Negotiating Minefields: The Landmines Ban in American Politics

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Taylor & Francis, 2006 - 294 pages

Against all odds, the International Campaign to Ban Landmines helped to enact a global treaty banning antipersonnel mines in 1997. For that achievement it was awarded the Nobel Peace Prize.

In this volume, Leon Sigal shows how a handful of NGOs with almost no mass base got more than 100 countries to outlaw a weapon that their armies had long used. It is a story of intrigue and misperception, of clashing norms and interests, of contentious bureaucratic and domestic politics. It is also a story of effective leadership, of sustained commitment to a cause, of alliances between campaigners and government officials, of a US senator who championed the ban, and of the skilful use of the news media. Despite this monumental effort, the campaign failed to get the United States to sign the treaty. Drawing on extensive internal documents and interviews with US officials and ban campaigners, Sigal tells the story of the in-fighting inside the Clinton administration, in the Pentagon, and within the ban campaign itself that led to this major setback for an otherwise unprecedented, successful global effort.

Negotiating Minefields will be of interest to students and scholars of military and strategic studies and politics and international relations.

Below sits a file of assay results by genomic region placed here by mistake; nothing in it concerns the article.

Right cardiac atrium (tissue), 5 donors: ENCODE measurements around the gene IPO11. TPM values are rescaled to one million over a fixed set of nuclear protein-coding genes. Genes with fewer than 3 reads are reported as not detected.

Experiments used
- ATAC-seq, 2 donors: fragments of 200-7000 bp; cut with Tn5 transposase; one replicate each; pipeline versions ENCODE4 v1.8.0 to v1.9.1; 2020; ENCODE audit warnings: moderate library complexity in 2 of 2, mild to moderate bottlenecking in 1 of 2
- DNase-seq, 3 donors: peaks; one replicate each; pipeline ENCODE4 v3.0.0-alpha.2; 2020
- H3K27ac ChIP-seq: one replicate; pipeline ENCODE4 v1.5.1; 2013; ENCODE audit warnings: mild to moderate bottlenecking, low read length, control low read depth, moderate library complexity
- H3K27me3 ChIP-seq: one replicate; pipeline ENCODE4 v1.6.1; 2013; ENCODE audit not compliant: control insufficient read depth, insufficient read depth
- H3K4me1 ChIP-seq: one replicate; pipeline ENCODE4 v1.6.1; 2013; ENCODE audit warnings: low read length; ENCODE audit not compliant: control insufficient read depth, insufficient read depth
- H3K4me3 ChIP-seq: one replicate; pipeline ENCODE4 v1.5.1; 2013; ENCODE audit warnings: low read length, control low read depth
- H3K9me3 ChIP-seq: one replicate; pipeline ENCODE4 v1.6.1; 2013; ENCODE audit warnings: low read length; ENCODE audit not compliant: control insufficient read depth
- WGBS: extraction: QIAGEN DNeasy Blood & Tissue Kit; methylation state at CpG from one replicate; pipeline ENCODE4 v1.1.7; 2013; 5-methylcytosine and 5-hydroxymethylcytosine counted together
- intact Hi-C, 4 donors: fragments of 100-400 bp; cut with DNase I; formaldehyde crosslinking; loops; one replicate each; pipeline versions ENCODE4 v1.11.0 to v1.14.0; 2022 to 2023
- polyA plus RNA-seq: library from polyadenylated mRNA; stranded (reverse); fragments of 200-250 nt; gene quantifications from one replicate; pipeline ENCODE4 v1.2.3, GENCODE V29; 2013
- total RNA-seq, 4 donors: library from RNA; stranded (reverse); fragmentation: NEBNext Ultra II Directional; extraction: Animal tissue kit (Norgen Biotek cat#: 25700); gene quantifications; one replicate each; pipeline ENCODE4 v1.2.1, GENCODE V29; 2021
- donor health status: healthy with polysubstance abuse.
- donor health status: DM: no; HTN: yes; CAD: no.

From inside the book


Chapter 1 An Irresistible Force Meets an Immovable Object
Chapter 2 Beyond the Limits of Arms Control
Chapter 3 A Campaign to Bring in Outsiders
Chapter 4 Beyond Regulation to a Ban
Chapter 5 Canada Takes Charge
Chapter 6 Civilian Deference to Service Interests
Chapter 7 The President Fails to Push the Military
Chapter 8 The Ban Wagon Starts to Roll
Chapter 9 Think Globally Act Locally
Chapter 10 From Oslo Back to Ottawa
Chapter 11 Campaigners and Officials
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About the author (2006)

Leon V. Sigal is director of the Northeast Asia Cooperative Security Project at the Social Science Research Council in New York. He is the author of several books including, Disarming Strangers: Nuclear Diplomacy with North Korea (Princeton, 1998) which was a finalist for the Lionel Gelber Prize for the most outstanding book in international relations.

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